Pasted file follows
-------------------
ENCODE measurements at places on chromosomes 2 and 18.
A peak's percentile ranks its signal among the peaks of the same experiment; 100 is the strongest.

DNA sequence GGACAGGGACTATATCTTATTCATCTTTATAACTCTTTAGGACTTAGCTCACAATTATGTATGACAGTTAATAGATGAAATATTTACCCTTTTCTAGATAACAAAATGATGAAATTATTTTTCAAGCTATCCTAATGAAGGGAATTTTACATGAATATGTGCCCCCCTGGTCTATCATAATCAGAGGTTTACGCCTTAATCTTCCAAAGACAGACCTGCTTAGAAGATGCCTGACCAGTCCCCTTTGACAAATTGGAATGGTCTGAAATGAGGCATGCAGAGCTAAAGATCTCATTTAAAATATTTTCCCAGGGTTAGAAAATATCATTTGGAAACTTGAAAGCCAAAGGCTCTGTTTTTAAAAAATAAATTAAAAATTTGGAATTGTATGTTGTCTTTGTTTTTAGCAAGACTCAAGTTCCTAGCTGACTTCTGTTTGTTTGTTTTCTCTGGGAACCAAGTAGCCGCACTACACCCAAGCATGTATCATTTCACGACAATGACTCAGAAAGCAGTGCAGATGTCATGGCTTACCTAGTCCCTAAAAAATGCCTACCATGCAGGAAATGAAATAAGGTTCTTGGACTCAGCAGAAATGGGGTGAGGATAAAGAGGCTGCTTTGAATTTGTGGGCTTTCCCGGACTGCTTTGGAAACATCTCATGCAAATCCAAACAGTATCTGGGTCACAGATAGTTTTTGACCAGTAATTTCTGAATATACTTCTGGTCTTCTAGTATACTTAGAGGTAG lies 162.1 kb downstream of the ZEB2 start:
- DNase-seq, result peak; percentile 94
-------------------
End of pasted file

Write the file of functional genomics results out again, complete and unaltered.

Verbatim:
ENCODE measurements at places on chromosomes 2 and 18.
A peak's percentile ranks its signal among the peaks of the same experiment; 100 is the strongest.

DNA sequence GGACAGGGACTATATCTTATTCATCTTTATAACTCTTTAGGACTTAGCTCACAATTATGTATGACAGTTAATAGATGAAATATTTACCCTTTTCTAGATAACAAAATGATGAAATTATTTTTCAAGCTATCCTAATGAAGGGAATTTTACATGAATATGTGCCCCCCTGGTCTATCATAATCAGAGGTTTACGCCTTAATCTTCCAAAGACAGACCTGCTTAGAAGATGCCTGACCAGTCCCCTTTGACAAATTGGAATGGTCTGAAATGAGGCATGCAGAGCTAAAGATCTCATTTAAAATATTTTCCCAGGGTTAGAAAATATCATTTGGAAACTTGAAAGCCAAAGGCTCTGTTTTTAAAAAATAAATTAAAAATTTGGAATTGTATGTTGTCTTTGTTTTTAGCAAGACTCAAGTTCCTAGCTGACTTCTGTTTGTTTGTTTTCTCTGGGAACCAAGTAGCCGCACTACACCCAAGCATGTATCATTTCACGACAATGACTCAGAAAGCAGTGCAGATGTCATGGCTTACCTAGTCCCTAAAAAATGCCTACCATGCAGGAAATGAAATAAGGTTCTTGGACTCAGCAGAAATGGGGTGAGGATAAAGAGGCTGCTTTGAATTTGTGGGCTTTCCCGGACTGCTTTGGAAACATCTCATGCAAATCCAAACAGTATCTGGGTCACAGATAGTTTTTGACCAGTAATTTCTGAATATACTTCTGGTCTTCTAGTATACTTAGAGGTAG lies 162.1 kb downstream of the ZEB2 start:
- DNase-seq, result peak; percentile 94